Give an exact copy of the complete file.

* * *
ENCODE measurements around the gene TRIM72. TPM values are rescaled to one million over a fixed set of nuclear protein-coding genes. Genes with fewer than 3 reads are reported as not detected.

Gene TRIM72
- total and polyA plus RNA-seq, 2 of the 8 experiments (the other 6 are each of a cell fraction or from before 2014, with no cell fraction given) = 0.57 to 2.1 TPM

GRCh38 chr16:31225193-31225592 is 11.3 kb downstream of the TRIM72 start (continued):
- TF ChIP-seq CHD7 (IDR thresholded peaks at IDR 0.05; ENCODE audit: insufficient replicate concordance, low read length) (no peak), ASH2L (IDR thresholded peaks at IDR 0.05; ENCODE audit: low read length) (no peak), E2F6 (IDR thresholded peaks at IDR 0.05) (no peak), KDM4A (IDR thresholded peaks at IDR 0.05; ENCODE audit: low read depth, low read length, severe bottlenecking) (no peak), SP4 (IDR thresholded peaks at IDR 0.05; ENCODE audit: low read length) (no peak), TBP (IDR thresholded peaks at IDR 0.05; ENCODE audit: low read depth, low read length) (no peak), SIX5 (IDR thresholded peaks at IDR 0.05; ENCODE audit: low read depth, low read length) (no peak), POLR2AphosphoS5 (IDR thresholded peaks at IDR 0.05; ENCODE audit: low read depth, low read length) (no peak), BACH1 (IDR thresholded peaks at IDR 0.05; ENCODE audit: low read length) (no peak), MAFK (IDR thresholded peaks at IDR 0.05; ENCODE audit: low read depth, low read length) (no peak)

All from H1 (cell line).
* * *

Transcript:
ENCODE measurements around the gene TRIM72. TPM values are rescaled to one million over a fixed set of nuclear protein-coding genes. Genes with fewer than 3 reads are reported as not detected.

Gene TRIM72
- total and polyA plus RNA-seq, 2 of the 8 experiments (the other 6 are each of a cell fraction or from before 2014, with no cell fraction given) = 0.57 to 2.1 TPM

GRCh38 chr16:31225193-31225592 is 11.3 kb downstream of the TRIM72 start (continued):
- TF ChIP-seq CHD7 (IDR thresholded peaks at IDR 0.05; ENCODE audit: insufficient replicate concordance, low read length) (no peak), ASH2L (IDR thresholded peaks at IDR 0.05; ENCODE audit: low read length) (no peak), E2F6 (IDR thresholded peaks at IDR 0.05) (no peak), KDM4A (IDR thresholded peaks at IDR 0.05; ENCODE audit: low read depth, low read length, severe bottlenecking) (no peak), SP4 (IDR thresholded peaks at IDR 0.05; ENCODE audit: low read length) (no peak), TBP (IDR thresholded peaks at IDR 0.05; ENCODE audit: low read depth, low read length) (no peak), SIX5 (IDR thresholded peaks at IDR 0.05; ENCODE audit: low read depth, low read length) (no peak), POLR2AphosphoS5 (IDR thresholded peaks at IDR 0.05; ENCODE audit: low read depth, low read length) (no peak), BACH1 (IDR thresholded peaks at IDR 0.05; ENCODE audit: low read length) (no peak), MAFK (IDR thresholded peaks at IDR 0.05; ENCODE audit: low read depth, low read length) (no peak)

All from H1 (cell line).